Studied Population

The SUN study is a dynamic prospective cohort study designed to assess the role of diet, smoking and other factors in various chronic diseases, with special emphasis on cardiovascular health. This study is within the framework of this objective. The objectives and methods of the SUN study have been the object of specific publications.14

After responding to an initial extensive questionnaire (C_0), a follow-up questionnaire has been sent to all participants every 2 years. The inclusion of participants, all university graduates, started in 1999 and is permanently open (continuous recruitment), as it was designed as a dynamic cohort study.

As of February 2008, the SUN project included 19 037 participants (20%-25% participation rate) who completed the baseline questionnaire (C_0).14 All participants who answered the baseline questionnaire before June 2003 (n=11 707) were eligible for this analysis. We used 9294 (79.4%) of those who answered the questionnaire adequately after 4 years (C_4), with a median follow-up of 50 months. The retention rate for analysis in this study, with a follow-up of only 4 years (79.4%), is lower than the overall SUN project retention rate (>90%); the 4-year questionnaire is the longest of all those used in the follow-up, which reduced participant response. Participants followed in the cohort study were increasingly less frequent smokers, more often married, had a lower body mass index (BMI) and were older.15 Following the recommendations for nutritional epidemiology analysis,16 participants with an extreme total calorie intake (<800 kcal/ day for men, <500 kcal/day for women, or >4000 kcal/day for men and >3500 kcal/day for women) were excluded (n=942). Of the remaining 8352 participants, 278 women were excluded because they were pregnant at the time of completing C_0 or C_4. Another 62 participants were excluded because they had extreme values for baseline BMI or BMI change during follow-up. Extreme values were considered to be those with a difference of >3 times the interquartile range of the 25 percentile or the 75 percentile for baseline BMI values or for the change of BMI. Finally, we excluded 324 participants who were missing data for variables related to smoking or who had inconsistent responses (a smoker in C_0 and never smoked in C_4, or never smoked in C_0 and ex-smoker in C_4). In total, data from 7565 participants were included in the analysis.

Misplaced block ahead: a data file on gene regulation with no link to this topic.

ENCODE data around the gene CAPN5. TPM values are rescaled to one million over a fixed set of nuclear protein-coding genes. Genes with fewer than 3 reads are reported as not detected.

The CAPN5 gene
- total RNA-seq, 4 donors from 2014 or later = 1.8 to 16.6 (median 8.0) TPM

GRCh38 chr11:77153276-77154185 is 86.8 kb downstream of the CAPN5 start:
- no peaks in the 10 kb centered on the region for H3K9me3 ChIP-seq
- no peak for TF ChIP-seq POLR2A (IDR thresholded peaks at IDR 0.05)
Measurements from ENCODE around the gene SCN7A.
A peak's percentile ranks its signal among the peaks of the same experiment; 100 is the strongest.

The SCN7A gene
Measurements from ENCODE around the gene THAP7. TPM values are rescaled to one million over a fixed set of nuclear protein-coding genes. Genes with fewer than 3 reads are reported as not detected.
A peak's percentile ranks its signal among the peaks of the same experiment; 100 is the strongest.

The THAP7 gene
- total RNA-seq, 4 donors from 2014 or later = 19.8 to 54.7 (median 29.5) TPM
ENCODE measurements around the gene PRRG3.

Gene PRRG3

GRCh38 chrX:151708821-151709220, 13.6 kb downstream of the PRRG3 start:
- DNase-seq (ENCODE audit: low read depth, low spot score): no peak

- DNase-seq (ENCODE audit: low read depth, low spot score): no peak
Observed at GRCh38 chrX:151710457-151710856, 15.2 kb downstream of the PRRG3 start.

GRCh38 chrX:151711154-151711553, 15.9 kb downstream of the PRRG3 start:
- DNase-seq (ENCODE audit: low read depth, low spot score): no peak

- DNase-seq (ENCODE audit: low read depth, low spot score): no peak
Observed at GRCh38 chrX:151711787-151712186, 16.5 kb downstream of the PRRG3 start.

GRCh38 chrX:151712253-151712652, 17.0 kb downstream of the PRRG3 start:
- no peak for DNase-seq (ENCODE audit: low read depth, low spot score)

The study was approved by the Ethicas Committee of the University of Navarra. Consent for participation was assumed after voluntarily completing the baseline questionnaire (C_0).

Smoking Assessment

In C_0, participants summarised their smoking habits into three categories: never smoked, current smoker and ex-smoker. Current smokers gave their ages (<15, 15-19, 20-29, 30-39, 40-49, 50-59, and ≥60 years) and the number of cigarettes (1-4, 5-14, 15-24, 25-34, 35-44, and >45); while ex-smokers specified the amount of time since stopping smoking (<1, 1-2, 3-5, 6-9, and >10 years). The baseline questionnaire also asked if the participant smoked a pipe or cigars.